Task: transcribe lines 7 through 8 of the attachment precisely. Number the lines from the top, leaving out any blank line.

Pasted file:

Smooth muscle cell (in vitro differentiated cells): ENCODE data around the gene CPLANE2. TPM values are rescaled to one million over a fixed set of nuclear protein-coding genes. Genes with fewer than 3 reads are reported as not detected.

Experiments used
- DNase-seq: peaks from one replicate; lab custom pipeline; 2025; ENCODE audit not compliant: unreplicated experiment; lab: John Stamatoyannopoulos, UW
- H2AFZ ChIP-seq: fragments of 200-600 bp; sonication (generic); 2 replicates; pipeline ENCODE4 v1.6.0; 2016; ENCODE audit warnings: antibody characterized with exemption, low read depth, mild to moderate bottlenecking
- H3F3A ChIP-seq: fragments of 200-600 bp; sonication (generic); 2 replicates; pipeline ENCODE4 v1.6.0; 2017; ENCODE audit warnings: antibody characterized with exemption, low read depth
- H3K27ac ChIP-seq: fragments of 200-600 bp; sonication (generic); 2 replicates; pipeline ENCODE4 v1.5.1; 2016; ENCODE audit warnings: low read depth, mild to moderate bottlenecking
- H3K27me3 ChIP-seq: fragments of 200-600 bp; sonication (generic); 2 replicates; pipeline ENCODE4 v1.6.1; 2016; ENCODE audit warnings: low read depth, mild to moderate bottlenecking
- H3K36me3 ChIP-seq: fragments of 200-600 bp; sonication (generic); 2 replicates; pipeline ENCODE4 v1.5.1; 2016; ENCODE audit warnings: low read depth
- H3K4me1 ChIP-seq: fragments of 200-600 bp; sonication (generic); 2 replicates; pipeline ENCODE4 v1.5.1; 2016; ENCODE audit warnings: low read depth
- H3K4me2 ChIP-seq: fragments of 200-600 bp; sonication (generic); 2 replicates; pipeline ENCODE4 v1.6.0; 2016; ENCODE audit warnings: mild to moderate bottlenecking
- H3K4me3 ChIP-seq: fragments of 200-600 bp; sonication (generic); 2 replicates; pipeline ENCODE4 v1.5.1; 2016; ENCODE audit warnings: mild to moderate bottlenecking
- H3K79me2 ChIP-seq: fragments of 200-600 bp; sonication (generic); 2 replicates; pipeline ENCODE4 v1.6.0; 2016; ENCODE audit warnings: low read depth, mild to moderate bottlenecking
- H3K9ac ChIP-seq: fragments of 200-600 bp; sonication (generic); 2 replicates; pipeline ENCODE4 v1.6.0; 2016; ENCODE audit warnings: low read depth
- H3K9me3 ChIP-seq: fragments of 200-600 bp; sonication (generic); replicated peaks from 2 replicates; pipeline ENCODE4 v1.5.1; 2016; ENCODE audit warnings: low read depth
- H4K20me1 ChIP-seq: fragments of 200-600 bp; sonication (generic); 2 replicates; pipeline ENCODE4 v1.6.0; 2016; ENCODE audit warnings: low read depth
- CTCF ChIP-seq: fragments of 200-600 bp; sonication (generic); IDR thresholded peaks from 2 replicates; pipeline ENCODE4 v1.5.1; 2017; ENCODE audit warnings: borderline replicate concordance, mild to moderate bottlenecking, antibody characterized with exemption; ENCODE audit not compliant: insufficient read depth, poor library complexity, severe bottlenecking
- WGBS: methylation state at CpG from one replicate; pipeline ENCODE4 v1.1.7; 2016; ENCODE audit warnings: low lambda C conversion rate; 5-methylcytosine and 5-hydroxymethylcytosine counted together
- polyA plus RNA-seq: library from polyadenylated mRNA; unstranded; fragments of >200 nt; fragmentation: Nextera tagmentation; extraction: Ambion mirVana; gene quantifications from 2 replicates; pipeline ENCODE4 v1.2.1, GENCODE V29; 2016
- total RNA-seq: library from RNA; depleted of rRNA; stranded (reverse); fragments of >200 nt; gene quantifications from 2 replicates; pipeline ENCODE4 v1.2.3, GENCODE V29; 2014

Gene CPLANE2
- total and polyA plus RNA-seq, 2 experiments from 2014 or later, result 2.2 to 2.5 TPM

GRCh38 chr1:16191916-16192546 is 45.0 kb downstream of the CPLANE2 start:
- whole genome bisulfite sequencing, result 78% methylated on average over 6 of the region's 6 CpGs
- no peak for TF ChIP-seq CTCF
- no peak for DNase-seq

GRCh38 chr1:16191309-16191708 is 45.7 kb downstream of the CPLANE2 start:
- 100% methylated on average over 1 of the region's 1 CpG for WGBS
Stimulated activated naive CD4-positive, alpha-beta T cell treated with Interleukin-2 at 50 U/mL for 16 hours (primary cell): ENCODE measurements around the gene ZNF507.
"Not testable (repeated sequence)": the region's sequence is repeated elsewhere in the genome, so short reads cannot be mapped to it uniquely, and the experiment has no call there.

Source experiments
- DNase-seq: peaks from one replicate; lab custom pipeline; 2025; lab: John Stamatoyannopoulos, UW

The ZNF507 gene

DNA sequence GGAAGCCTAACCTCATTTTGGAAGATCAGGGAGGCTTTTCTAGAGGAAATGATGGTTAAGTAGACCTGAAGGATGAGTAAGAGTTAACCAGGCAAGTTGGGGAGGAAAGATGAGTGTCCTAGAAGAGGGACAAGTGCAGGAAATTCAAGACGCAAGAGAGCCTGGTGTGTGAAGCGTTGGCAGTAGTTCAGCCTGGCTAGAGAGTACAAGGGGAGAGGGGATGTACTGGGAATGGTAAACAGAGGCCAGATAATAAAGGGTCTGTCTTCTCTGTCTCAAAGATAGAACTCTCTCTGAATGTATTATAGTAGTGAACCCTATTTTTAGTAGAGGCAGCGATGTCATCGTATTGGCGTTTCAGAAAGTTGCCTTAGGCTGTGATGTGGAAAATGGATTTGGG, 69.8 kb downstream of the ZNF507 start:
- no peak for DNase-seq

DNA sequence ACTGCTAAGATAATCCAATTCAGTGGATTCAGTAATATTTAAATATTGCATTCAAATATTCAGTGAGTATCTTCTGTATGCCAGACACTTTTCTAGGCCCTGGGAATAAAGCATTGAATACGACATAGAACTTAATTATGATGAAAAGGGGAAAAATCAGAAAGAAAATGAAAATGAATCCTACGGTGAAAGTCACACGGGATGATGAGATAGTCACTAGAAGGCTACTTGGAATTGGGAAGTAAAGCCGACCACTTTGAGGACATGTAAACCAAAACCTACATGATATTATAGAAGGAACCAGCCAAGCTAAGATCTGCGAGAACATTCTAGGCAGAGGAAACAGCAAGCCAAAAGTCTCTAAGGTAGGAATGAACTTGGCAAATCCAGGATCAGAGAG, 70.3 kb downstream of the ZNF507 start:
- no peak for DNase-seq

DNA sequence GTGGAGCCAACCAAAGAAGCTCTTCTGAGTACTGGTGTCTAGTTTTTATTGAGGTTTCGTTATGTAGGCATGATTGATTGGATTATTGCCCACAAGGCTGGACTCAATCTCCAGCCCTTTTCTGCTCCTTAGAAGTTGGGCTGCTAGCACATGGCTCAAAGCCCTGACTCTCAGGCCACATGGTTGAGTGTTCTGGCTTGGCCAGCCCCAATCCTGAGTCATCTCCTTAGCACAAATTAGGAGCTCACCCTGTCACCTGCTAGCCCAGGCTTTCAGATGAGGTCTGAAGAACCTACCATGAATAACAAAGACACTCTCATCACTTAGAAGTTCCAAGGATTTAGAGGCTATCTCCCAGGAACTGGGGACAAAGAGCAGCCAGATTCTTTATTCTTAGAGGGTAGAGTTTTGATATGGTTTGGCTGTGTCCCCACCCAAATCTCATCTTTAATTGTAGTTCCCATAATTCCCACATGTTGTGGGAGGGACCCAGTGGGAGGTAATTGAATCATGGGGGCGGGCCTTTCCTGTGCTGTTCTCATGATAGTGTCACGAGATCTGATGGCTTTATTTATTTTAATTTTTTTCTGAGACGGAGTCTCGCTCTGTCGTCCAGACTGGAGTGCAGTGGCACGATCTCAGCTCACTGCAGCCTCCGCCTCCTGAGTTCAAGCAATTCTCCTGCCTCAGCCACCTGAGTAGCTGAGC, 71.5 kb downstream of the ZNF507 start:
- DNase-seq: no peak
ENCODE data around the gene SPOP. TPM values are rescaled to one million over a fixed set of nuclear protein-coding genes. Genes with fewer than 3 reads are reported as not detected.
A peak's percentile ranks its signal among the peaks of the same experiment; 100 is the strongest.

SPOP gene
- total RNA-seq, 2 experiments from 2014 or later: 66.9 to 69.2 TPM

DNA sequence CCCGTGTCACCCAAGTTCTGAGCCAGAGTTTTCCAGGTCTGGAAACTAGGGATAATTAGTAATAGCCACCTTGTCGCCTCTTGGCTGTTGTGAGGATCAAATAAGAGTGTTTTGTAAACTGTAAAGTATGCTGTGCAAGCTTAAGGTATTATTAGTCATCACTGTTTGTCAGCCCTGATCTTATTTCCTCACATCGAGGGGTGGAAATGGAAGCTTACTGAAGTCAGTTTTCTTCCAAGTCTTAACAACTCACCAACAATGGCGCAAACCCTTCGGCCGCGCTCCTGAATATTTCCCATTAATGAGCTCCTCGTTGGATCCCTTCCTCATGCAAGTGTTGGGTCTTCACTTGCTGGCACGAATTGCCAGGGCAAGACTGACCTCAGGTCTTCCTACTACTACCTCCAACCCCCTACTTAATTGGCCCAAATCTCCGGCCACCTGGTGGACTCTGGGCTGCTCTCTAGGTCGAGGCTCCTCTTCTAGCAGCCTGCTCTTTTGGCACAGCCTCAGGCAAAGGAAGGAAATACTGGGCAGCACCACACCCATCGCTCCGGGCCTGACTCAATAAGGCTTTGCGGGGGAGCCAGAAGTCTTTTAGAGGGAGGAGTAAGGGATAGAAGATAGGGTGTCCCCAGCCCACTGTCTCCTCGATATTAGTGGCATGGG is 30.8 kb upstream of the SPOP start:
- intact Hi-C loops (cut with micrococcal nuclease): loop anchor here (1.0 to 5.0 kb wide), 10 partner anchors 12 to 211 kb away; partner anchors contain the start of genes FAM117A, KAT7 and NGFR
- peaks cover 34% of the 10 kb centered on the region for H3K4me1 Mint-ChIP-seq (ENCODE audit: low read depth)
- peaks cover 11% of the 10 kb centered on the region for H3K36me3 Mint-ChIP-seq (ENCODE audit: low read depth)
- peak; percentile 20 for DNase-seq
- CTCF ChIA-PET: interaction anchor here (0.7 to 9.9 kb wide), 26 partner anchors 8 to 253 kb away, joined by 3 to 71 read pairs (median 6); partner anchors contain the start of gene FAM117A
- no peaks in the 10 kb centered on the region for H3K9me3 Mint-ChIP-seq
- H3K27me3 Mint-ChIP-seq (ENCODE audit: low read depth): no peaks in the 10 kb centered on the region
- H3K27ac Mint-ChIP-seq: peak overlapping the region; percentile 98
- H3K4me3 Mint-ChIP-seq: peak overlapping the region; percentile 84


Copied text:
- H3K27me3 ChIP-seq: fragments of 200-600 bp; sonication (generic); 2 replicates; pipeline ENCODE4 v1.6.1; 2016; ENCODE audit warnings: low read depth, mild to moderate bottlenecking
- H3K36me3 ChIP-seq: fragments of 200-600 bp; sonication (generic); 2 replicates; pipeline ENCODE4 v1.5.1; 2016; ENCODE audit warnings: low read depth